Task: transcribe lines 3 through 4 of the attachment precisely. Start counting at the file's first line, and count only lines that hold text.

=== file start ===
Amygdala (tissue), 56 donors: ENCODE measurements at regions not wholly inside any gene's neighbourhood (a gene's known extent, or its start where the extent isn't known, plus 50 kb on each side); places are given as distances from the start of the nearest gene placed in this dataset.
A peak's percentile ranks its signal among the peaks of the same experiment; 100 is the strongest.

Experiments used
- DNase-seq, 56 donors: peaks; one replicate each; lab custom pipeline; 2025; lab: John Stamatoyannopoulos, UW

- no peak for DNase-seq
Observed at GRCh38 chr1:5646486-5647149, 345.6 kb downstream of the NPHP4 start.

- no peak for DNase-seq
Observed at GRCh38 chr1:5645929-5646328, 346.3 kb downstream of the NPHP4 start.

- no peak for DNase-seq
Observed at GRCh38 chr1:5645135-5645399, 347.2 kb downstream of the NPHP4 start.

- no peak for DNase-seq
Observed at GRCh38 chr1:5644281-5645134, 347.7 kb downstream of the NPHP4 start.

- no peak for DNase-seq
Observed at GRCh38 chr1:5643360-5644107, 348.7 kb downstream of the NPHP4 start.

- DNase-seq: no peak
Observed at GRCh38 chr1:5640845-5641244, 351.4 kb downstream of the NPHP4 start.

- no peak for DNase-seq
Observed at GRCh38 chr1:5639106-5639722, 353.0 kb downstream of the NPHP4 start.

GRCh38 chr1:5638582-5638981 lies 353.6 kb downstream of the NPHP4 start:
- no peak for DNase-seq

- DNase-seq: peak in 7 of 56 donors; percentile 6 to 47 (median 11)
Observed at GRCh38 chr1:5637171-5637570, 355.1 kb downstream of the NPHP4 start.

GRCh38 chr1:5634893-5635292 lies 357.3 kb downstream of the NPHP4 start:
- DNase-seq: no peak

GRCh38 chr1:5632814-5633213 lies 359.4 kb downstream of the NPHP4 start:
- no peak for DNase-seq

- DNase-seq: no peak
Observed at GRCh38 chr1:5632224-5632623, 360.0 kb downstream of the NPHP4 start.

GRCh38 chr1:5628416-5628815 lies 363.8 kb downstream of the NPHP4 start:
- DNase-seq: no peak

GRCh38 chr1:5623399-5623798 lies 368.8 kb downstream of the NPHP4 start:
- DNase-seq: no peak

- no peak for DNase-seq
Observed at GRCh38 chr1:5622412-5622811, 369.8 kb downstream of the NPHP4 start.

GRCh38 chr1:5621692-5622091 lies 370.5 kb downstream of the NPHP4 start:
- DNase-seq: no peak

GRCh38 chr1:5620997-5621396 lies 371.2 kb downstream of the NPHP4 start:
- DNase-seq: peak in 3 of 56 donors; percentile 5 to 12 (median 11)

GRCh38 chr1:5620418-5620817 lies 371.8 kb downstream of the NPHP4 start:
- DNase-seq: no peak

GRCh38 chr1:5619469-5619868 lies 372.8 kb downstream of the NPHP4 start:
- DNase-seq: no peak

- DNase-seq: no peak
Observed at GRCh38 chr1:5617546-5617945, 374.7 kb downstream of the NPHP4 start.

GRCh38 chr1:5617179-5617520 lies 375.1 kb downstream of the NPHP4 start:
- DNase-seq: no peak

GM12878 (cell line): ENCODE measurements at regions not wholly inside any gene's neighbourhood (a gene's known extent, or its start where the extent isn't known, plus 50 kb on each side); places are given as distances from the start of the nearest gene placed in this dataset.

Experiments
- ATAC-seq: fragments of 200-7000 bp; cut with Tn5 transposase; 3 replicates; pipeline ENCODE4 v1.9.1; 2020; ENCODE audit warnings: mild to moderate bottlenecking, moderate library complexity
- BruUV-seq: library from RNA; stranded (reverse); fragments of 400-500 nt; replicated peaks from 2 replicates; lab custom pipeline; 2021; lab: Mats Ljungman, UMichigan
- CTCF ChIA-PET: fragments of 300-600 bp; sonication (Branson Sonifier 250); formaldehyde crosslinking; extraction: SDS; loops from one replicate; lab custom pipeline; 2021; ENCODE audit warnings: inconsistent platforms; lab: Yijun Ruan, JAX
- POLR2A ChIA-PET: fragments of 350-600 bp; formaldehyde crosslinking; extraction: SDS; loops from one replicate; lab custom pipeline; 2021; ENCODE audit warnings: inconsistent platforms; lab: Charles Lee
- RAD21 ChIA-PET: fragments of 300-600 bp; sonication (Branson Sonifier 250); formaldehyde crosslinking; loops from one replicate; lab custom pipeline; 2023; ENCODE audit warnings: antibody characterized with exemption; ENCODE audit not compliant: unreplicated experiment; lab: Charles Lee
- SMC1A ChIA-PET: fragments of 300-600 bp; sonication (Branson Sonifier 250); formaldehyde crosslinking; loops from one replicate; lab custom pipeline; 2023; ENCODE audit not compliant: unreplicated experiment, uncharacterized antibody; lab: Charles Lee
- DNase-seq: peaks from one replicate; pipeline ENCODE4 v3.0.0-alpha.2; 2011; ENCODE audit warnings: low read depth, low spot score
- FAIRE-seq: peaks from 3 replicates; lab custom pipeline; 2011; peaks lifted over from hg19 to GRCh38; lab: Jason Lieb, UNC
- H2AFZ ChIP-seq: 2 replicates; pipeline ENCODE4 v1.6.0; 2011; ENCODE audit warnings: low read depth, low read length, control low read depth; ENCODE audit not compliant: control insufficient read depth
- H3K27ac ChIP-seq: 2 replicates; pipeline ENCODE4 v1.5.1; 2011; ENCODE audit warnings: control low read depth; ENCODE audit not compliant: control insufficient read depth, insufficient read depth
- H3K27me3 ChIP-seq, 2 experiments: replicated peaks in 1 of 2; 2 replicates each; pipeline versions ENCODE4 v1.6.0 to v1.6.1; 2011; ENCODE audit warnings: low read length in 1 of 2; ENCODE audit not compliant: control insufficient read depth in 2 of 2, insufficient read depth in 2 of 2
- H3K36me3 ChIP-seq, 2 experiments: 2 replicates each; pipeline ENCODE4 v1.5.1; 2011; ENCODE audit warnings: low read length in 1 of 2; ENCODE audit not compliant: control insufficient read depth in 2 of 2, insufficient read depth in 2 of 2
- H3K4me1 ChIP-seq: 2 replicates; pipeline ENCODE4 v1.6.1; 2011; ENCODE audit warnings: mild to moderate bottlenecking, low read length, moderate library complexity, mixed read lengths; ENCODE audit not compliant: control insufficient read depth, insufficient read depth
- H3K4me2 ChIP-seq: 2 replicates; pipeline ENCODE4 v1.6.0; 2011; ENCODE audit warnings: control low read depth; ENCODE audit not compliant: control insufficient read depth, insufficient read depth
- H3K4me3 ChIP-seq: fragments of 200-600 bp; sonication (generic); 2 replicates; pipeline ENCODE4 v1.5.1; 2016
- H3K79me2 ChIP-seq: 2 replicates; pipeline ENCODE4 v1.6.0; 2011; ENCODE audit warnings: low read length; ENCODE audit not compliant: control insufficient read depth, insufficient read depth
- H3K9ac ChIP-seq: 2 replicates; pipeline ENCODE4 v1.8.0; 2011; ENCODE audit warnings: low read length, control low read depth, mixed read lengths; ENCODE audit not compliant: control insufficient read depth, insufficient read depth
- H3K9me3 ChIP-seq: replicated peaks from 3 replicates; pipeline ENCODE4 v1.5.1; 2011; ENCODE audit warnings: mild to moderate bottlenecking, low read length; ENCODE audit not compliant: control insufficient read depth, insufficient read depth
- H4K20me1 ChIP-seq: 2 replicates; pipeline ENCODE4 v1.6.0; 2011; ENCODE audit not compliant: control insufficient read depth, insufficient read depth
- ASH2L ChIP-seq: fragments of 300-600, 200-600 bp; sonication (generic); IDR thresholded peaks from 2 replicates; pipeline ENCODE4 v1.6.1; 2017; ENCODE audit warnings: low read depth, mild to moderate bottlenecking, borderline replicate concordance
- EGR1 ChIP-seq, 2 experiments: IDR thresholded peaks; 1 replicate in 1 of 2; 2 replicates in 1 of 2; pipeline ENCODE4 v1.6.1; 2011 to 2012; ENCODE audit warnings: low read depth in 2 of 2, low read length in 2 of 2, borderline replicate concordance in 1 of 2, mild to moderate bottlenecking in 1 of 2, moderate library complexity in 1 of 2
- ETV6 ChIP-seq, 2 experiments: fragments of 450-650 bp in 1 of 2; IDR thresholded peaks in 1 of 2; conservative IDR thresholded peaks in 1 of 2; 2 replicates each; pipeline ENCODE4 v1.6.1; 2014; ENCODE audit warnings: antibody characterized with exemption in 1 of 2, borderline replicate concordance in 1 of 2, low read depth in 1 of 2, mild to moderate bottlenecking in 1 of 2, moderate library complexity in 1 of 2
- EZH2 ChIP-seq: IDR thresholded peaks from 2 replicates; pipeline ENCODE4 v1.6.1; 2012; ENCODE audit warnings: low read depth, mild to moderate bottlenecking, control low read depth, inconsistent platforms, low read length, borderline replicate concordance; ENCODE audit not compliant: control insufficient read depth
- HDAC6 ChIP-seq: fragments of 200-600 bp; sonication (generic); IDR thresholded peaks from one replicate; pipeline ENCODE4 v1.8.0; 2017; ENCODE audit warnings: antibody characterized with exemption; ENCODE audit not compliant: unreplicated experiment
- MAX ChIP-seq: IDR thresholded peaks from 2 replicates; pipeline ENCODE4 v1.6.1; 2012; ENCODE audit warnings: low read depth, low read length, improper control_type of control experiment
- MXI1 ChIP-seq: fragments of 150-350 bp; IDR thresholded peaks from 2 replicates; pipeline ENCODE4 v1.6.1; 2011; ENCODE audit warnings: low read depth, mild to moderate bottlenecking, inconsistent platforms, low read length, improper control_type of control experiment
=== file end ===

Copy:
Experiments used
- DNase-seq, 56 donors: peaks; one replicate each; lab custom pipeline; 2025; lab: John Stamatoyannopoulos, UW